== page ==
Liu has personal experience with the one-child policy. On a pamphlet handed to all the audience before the play, Liu expressed gratitude for the fortune coming to this world, while mourning the fact that many girls in China were not as lucky.

“Many girls would never get to see what I see,” Liu said. “My mom was lucky that she had a myoma instead of a tumor. My father complained that he wanted a son.”

Nicole Liu writes about her story in the director’s note. (Courtesy of BiMoo)

Liu also faced the challenge of acquiring copyright to perform “Unborn.” 

“I contacted the scriptwriter of the play, who is a professor at Shanghai Theater Academy (one of the most renown theater schools in China),” Liu said. “I had to convince him through lengthy conversation to acquire the copyright to perform. He doubted if a group of college students not in China could deliver the meaning of ‘Unborn.’”

After acquiring the copyright to produce, the production team realized that the script was flawed because it failed to address gender issues in China. 

“After all, ‘Unborn’ is about a socio-political issue faced primarily by women,” said Zhang. “It was women’s birth rights taken away, and female babies aborted. But the original screenwrite seemed to blur this inequality.”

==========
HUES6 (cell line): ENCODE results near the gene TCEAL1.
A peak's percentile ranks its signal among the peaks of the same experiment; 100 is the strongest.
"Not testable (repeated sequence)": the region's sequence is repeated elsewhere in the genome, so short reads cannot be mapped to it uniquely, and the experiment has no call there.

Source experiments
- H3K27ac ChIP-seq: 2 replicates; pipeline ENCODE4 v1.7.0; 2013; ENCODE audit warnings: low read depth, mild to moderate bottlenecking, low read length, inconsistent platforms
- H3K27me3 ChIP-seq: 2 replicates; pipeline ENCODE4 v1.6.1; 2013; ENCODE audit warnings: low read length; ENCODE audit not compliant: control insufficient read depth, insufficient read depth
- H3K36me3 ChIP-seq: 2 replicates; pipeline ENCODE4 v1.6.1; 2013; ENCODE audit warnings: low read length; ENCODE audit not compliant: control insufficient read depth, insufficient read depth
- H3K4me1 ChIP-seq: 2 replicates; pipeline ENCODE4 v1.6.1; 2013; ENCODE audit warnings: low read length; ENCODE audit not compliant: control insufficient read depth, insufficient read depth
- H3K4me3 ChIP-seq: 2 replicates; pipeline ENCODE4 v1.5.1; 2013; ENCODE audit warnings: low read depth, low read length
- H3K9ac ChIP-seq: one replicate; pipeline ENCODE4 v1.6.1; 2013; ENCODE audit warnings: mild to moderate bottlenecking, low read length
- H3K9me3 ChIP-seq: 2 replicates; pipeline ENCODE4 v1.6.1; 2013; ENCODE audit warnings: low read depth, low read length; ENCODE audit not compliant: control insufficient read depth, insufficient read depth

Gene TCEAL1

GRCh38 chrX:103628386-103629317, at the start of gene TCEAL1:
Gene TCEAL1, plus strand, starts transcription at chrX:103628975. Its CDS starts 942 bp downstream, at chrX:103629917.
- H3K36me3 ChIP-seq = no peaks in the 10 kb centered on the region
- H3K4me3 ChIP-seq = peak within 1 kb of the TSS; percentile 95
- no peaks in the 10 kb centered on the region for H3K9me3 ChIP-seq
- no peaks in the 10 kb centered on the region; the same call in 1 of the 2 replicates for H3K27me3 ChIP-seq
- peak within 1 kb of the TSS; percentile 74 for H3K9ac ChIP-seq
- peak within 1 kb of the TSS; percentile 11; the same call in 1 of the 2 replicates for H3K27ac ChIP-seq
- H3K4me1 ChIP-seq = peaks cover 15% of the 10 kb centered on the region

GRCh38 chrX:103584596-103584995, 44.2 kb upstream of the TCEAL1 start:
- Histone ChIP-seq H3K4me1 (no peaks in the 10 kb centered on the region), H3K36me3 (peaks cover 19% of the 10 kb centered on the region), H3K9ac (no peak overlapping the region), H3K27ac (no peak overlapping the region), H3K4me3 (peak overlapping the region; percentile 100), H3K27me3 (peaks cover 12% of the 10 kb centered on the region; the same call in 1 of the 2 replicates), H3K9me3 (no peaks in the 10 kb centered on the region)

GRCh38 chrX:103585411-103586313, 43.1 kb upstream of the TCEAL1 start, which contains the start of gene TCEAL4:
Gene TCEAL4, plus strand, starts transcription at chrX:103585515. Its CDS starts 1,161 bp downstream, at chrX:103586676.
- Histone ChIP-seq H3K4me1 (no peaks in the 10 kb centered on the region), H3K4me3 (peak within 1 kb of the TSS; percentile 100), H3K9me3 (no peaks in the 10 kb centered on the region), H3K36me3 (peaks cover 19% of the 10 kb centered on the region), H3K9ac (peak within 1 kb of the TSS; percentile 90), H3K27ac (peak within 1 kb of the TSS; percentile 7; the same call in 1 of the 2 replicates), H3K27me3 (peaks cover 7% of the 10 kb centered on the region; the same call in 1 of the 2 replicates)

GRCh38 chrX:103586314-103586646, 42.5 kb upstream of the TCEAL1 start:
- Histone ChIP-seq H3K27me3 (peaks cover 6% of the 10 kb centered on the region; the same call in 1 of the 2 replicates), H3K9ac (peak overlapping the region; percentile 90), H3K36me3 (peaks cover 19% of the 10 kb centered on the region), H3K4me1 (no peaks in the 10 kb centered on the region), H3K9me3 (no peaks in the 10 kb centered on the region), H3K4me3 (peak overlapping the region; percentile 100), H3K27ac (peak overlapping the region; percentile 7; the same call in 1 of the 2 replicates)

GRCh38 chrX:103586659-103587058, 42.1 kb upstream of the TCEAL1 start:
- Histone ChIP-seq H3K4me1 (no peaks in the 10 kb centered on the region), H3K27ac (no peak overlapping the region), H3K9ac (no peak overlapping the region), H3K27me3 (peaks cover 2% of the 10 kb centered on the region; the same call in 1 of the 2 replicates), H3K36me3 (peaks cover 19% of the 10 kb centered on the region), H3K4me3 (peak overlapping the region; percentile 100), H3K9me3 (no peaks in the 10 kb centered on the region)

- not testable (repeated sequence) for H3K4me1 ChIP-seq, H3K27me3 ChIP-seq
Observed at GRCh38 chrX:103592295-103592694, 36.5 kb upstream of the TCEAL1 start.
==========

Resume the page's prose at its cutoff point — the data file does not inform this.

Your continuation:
“It was originally a [three-person] play, but we ended up including more actors and reshaping the story given our limited maneuverability,” Ray Gao (‘23) —- the actor who played June’s brother — said. 

“Unborn” gathered a talented, like-minded group of artists. One of these individuals is Bella Wang (‘24), who portrayed June and two minor characters. She shared how BiMoo’s previous performances led to her involvement in theater. 

“I was attracted to theater when I saw BiMoo’s first performance ‘Kinderszenen.’” Wang said. “Our director is professional, and the whole experience was absolutely astonishing.”

Michelle Ye (‘25), who played Mr. Seven — a judge and deacon of the netherworld — explained the value he found in collaboration. 

“We’ve got such a great team,” Ye said. “Everyone gets a say in the play no matter if you are an actor or a designer.”

Members of BiMoo pose for a photo after the final show. (Lambert Li)

Liu echoed Ye: “Hopefully, this show will allow people to realize that theater is not only about acting or directing. It is a group collaboration.”

Jing Chen, a sophomore and the sound designer of “Unborn,” is filming a documentary about this play and the bigger social issue of controlled childbirth. She was inspired by the experience at BiMoo and wanted to explore the issue further.

“I am not filming to decide and advocate for what’s right or what’s wrong,” Chen said. “I am filming for people to remember what had happened.”

When asked to describe the play, Wang said:

“I have nothing more to offer as an actor. Everything I wanted to say was already said in the play, as June.”

Then she said:

“I wanted to live for once.”